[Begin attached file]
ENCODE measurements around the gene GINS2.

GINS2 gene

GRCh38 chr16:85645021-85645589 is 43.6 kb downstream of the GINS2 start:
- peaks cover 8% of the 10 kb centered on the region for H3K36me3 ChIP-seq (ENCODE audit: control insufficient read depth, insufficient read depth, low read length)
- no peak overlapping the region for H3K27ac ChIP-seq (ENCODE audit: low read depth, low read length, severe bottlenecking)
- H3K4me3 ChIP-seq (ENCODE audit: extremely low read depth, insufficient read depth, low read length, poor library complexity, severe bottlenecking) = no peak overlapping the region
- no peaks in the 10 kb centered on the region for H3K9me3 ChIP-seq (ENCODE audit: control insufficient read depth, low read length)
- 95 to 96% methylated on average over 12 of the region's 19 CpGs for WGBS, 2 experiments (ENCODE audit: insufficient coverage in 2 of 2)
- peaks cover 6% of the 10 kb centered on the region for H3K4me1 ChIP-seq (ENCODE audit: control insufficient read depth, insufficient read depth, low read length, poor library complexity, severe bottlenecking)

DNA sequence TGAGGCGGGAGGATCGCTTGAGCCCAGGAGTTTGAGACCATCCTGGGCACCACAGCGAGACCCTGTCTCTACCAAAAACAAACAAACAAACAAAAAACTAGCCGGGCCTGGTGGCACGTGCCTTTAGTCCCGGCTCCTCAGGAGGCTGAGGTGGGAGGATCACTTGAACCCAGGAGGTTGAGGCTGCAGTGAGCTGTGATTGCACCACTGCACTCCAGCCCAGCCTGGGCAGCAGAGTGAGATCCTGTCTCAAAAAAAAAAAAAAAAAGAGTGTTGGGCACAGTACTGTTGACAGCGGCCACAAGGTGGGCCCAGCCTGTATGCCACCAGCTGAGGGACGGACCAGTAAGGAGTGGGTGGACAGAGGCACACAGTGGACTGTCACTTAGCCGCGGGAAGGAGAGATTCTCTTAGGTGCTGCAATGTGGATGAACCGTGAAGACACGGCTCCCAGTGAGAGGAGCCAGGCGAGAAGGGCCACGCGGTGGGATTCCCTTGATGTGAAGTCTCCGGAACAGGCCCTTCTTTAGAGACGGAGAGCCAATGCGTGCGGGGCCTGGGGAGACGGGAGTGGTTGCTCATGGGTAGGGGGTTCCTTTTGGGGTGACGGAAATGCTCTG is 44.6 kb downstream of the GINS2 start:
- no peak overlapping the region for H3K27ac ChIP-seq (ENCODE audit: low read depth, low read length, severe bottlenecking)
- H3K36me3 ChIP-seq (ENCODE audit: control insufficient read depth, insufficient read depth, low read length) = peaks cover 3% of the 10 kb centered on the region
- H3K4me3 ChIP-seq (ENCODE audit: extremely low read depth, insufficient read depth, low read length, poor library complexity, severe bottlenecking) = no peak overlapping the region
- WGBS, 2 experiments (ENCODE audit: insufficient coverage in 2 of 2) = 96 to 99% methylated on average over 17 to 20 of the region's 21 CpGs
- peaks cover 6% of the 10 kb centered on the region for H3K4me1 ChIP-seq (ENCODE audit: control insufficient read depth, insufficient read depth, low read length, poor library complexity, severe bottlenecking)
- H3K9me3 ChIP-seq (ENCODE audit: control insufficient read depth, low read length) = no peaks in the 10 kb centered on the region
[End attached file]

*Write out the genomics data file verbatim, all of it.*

ENCODE measurements around the gene GINS2.

GINS2 gene

GRCh38 chr16:85645021-85645589 is 43.6 kb downstream of the GINS2 start:
- peaks cover 8% of the 10 kb centered on the region for H3K36me3 ChIP-seq (ENCODE audit: control insufficient read depth, insufficient read depth, low read length)
- no peak overlapping the region for H3K27ac ChIP-seq (ENCODE audit: low read depth, low read length, severe bottlenecking)
- H3K4me3 ChIP-seq (ENCODE audit: extremely low read depth, insufficient read depth, low read length, poor library complexity, severe bottlenecking) = no peak overlapping the region
- no peaks in the 10 kb centered on the region for H3K9me3 ChIP-seq (ENCODE audit: control insufficient read depth, low read length)
- 95 to 96% methylated on average over 12 of the region's 19 CpGs for WGBS, 2 experiments (ENCODE audit: insufficient coverage in 2 of 2)
- peaks cover 6% of the 10 kb centered on the region for H3K4me1 ChIP-seq (ENCODE audit: control insufficient read depth, insufficient read depth, low read length, poor library complexity, severe bottlenecking)

DNA sequence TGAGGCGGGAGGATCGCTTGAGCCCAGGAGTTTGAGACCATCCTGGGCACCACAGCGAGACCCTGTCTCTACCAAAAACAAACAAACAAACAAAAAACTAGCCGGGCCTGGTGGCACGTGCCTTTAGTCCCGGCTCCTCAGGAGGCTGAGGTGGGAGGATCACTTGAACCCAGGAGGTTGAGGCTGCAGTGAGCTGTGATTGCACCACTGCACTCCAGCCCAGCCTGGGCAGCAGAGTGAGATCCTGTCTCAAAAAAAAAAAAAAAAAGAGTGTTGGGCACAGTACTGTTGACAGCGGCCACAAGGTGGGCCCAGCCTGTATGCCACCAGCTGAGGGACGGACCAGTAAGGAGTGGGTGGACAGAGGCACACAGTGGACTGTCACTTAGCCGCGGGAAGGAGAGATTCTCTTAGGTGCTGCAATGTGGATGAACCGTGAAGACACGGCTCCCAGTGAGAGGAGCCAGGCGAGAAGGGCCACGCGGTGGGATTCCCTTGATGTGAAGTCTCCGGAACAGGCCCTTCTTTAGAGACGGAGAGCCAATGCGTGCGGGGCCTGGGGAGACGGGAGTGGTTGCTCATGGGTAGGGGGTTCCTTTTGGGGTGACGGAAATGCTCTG is 44.6 kb downstream of the GINS2 start:
- no peak overlapping the region for H3K27ac ChIP-seq (ENCODE audit: low read depth, low read length, severe bottlenecking)
- H3K36me3 ChIP-seq (ENCODE audit: control insufficient read depth, insufficient read depth, low read length) = peaks cover 3% of the 10 kb centered on the region
- H3K4me3 ChIP-seq (ENCODE audit: extremely low read depth, insufficient read depth, low read length, poor library complexity, severe bottlenecking) = no peak overlapping the region
- WGBS, 2 experiments (ENCODE audit: insufficient coverage in 2 of 2) = 96 to 99% methylated on average over 17 to 20 of the region's 21 CpGs
- peaks cover 6% of the 10 kb centered on the region for H3K4me1 ChIP-seq (ENCODE audit: control insufficient read depth, insufficient read depth, low read length, poor library complexity, severe bottlenecking)
- H3K9me3 ChIP-seq (ENCODE audit: control insufficient read depth, low read length) = no peaks in the 10 kb centered on the region